Wednesday, September 30, 2009

It seemed so innocent

When the morning radio news reported there’d been an earthquake near American Samoa, it didn’t seem all that worrying, even when it triggered an automated tsunami warning from the Pacific Tsunami Warning Center in Hawaii. After all, such things usually amount to nothing.

But as the morning wore on, things began to look more serious, and it began to look like New Zealand’s Ministry of Civil Defence had no idea what was going on. Colin Feslier, a spokesperson for the ministry, was grilled by Paul Henry, co-host of TVNZ’s morning programme, Breakfast. Henry asked Feslier specific questions, but got vague answers at best, despite the fact that it was by then known that the tsunami would hit New Zealand.

Feslier said he’d have some information “in an hour”—the same time it was due to hit East Cape. Henry was having none of it and told Feslier that simply wasn’t good enough, and Feslier finally said that it would be a good idea for people in the affected coastal areas to move to higher ground (meanwhile, ships were leaving ports in the affected areas and putting to sea for safety).

I often don’t care for Henry’s combative style, but he said what most New Zealanders would’ve. In fact, he badgered out of Feslier that he should’ve said unprompted. The ministry needs to have people who are trained to give information clearly, directly and quickly—none of which Feslier could do, so I think he was filling in. Breakfast was broadcasting live to the entire nation at that moment—a direct way to get official emergency information to people who needed it, especially people who might be in the tsunami’s path. TVNZ did the best it could, but got better information from Hawaii (which had no idea what NZ Civil Defence was doing—do these people communicate in an emergency?). Ultimately, the Minister for Civil Defence came on and provided useful information—finally.

Auckland radio wasn’t any better: The music stations largely had normal programming. The local talkback station, NewstalkZB, had the insufferably pompous and self-righteous windbag Leighton Smith on air at that time, and Radio Live had NZ's biggest dickhead, Michael Laws. Radio New Zealand National was, well, impossibly boring—I wondered if the hosts were even awake. So I relied on TVNZ to keep me informed, and they did a reasonable job, with updates every 30 minutes after 9am (they usually broadcast a news bulletin every hour between 9am and 12 noon).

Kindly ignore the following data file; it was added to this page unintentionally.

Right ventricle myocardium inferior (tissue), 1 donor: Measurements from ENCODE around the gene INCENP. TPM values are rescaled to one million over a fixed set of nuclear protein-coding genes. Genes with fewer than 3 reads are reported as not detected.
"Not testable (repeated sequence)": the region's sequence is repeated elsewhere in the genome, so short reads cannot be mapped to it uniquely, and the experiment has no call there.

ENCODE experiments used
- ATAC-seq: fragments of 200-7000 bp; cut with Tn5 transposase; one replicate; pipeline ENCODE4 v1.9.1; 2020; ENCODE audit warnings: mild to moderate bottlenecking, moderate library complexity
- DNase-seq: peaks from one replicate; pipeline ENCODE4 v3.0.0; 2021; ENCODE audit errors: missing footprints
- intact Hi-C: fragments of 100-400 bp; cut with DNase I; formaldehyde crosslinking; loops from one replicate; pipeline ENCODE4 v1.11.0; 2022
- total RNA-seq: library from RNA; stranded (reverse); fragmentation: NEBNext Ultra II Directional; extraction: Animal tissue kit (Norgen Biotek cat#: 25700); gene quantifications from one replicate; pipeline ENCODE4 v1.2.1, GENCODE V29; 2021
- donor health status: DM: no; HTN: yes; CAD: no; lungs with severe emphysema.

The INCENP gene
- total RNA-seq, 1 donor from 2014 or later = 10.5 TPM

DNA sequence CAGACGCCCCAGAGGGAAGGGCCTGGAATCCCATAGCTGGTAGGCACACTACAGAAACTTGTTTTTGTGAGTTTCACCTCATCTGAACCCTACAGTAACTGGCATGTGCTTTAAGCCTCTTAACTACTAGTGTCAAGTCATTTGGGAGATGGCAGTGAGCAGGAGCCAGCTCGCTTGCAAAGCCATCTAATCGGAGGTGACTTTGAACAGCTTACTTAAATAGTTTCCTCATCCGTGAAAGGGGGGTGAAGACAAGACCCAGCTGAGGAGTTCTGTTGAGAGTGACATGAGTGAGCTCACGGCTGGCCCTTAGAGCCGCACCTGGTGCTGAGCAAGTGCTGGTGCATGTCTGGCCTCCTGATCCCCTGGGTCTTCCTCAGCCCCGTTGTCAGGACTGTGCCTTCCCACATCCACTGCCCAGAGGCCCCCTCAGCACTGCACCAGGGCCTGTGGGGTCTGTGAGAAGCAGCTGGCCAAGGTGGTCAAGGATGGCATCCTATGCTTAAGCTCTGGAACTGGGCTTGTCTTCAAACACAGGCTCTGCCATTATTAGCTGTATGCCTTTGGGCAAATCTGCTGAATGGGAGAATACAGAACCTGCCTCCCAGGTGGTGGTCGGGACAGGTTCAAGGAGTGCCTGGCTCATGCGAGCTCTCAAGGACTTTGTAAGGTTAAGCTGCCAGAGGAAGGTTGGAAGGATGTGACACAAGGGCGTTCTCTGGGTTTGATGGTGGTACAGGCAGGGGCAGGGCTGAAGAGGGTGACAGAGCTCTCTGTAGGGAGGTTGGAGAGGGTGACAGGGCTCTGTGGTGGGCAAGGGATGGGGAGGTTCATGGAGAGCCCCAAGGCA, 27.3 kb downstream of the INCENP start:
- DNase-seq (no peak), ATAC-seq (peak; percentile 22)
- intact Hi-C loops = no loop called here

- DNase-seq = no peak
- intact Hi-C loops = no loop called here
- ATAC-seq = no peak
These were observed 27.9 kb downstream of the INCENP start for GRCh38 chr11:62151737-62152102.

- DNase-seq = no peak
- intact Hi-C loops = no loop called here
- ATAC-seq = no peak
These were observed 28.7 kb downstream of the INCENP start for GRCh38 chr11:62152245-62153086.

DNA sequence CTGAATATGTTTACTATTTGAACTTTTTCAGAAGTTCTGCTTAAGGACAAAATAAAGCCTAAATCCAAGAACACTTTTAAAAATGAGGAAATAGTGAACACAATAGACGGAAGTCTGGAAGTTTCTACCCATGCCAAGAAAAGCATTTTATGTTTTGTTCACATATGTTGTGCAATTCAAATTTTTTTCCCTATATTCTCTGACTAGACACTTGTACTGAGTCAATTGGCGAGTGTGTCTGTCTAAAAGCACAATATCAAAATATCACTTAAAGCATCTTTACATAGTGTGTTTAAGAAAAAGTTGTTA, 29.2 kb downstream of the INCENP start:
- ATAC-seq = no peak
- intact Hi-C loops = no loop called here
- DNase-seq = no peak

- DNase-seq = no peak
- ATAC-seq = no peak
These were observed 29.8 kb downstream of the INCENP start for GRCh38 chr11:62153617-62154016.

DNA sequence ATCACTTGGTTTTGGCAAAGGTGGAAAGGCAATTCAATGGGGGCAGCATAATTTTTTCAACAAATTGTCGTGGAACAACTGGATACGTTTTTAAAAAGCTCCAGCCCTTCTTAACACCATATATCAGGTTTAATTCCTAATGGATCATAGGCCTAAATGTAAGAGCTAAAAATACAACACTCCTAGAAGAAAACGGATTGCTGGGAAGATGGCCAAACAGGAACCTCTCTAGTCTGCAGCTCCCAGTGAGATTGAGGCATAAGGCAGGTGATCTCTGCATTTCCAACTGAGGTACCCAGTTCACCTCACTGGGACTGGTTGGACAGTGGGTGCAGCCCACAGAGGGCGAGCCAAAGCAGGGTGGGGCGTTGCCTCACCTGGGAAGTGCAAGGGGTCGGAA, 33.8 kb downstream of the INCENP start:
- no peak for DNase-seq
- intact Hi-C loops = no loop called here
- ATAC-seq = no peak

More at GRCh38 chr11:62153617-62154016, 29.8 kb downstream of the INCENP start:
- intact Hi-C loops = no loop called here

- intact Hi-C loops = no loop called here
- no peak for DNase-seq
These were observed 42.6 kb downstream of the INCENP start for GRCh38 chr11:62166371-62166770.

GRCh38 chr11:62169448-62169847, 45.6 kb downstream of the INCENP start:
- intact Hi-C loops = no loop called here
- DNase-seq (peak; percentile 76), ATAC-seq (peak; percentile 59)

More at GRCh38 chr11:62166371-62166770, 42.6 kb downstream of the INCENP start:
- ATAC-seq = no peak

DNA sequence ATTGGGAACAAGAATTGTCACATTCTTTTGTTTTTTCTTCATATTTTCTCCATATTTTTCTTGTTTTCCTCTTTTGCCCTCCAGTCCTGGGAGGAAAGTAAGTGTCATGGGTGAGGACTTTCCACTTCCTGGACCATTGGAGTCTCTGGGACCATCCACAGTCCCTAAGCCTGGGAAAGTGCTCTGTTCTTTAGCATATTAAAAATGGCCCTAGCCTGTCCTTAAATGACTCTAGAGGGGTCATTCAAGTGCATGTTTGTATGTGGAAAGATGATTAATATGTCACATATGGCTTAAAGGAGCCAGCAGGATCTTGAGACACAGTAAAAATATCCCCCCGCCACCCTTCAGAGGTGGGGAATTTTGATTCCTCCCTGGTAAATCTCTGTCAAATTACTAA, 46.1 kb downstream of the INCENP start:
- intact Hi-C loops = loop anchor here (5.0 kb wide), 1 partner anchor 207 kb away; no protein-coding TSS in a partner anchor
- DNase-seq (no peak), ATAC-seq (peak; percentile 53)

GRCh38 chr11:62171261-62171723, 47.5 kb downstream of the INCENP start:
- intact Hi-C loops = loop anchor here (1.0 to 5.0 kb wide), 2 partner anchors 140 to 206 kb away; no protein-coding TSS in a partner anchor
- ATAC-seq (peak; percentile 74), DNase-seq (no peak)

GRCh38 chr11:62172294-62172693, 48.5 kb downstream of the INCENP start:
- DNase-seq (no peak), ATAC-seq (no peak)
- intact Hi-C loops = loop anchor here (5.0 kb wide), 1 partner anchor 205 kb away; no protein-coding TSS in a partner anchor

It turned out that there wasn’t much to it in New Zealand—this time. People went down to the beaches to watch the tsunami arrive, as photos by the New Zealand Herald documented. Police tried to keep people away, but some people are stupid through to the bone. This could easily have been much worse if the earthquake had been even stronger, or in a different spot. Next time, New Zealand may not be so lucky.

And that’s something to worry about: If people were so blasé about this tsunami, even after the news became more serious, what will they be like next time, even if it’s a bad one? And if most of the media didn’t take this event very seriously, why would ordinary people?

Living on the “Pacific Ring of Fire” means that an earthquake, volcano and/or tsunami is always a risk—every hour of every day of every year. No one can afford to take things lightly or assume their own invincibility. One day, nature may prove them wrong.

The loss of life and property damage was in the Pacific Island nations of Samoa, American Samoa and Tonga. The New Zealand Red Cross is collecting donations for disaster relief.

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